News Release, University of Maryland
A $3.4 million grant award from the National Institutes of Health will support the University of Maryland College of Education research assessing how to foster care in early childhood influences children previously institutionalized as adults.
The study, led by Distinguished University Professor Nathan A. Fox, extends his long-term project following previously institutionalized children in Romania to compare outcomes between foster care and state-run institutions. It will evaluate whether the benefits of foster care—which alleviates some of the negative effects of early childhood adversity on cognitive, emotional and neurobiological processes—have continued into their adulthood.
“This project is important in terms of understanding the effects of adversity on long-term mental health and brain outcomes,” said Fox, of the Department of Human Development and Quantitative Methodology.
The award from the National Institute of Mental Health will provide five years of funding to support Fox’s ongoing research in Romania, which from the mid-1960s until 1990 under the rule of Nicolai Ceascescu had harsh policies outlawing abortion and contraception, and penalizing families for not having a large number of children. The policies resulted in significant child abandonment and extremely poor conditions in state-run institutions.
Fox first became involved in Romania around 1999, when the country banned international adoption. With the backing of the Romanian government, he started the Bucharest Early Intervention Project, which followed institutionalized children who were or were not placed—through a randomized control trial—in high-quality foster care. The Bucharest Early Intervention Project’s other co-leaders are Harvard Medical School’s Charles A. Nelson III, and Dr. Charles H. Zeanah Jr., of Tulane University School of Medicine.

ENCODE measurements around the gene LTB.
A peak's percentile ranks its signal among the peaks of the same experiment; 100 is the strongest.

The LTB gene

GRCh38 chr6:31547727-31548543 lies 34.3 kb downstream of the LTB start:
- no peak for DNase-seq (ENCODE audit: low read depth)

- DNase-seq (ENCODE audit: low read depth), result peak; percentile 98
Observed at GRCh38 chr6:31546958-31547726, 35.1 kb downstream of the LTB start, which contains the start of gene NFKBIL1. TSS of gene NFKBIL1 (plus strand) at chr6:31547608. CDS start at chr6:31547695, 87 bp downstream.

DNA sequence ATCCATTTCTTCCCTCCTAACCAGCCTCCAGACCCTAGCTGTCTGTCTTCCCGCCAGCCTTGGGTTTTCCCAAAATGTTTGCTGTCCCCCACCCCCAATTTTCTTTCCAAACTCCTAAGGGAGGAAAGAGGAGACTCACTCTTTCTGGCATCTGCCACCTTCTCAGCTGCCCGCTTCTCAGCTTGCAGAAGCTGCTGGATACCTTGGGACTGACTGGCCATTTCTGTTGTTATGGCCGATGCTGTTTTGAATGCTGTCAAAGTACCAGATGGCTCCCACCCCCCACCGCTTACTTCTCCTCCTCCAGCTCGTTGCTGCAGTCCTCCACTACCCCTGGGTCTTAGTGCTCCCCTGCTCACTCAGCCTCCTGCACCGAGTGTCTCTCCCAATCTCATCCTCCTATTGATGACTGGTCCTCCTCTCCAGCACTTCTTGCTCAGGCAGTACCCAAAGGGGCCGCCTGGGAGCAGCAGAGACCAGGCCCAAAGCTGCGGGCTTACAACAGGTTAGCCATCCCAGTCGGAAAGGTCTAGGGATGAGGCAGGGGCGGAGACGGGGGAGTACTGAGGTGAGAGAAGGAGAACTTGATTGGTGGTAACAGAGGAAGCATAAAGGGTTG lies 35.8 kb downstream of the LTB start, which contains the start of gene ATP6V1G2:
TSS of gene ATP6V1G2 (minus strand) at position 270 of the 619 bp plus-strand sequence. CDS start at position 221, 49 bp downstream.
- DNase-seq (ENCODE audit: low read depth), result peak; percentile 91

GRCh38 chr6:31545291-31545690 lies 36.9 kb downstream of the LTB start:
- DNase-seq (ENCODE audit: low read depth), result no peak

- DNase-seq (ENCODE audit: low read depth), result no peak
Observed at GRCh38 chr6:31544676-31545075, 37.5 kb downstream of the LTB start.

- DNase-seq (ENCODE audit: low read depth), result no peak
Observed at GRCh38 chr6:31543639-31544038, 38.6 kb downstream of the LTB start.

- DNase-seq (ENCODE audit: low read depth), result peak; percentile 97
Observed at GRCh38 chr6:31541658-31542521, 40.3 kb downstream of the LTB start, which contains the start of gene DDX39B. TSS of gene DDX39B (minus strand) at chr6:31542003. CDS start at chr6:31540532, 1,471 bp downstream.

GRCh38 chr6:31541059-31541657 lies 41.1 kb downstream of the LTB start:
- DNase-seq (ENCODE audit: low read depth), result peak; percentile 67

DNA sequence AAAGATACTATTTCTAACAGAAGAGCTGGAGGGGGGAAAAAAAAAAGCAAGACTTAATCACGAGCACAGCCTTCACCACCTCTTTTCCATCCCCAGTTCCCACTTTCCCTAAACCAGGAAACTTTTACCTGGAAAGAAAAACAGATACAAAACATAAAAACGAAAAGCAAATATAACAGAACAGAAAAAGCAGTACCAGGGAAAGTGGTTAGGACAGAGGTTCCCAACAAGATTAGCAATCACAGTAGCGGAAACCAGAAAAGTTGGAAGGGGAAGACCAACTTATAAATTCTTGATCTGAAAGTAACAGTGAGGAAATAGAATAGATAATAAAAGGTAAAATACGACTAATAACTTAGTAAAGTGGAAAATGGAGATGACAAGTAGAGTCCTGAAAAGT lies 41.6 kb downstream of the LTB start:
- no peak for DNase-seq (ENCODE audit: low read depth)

The children ranged in age from 6-31 months when they entered foster care, and initial follow-up assessments were completed at 30, 42 and 54 months, with subsequent checkups at 8, 12 and 16 years old. Among the project’s important findings so far: Foster care is critical in remediating many, but not all, of the detrimental effects of institutionalization. Additionally, the earlier foster care is received, the better the health and developmental outcomes for formerly institutionalized children.
“The timing matters,” Fox said. “So that the earlier the child is taken out, particularly before the age of 2 the more likely that remediation is to take place.” The NIH grant will facilitate the study of the children at age 21 to determine if the positive influence of foster care has held up in adulthood. The project, ongoing for 20 years, originally included 136 children, and Fox has maintained contact with 120 of them, most of whom still reside in Romania.
“What we want to know is whether or not the effects of our early intervention persist as these kids leave the institutions and go off to start families of their own,” Fox said. “So now that these 21-year-olds are adults, how’re they adapting to life outside the institution?”
Fox will use behavioral data amassed over the course of the project as well as neuroimaging technology to evaluate measures of cognitive, social and emotional functioning. Other studies of early childhood adversity have yet to examine these factors over such a long period of time, Fox said.
“There are about 8 million infants and children who are now living in institutions around the world,” Fox said. “The study not only has policy implications for the United States, but also policy implications around the world.”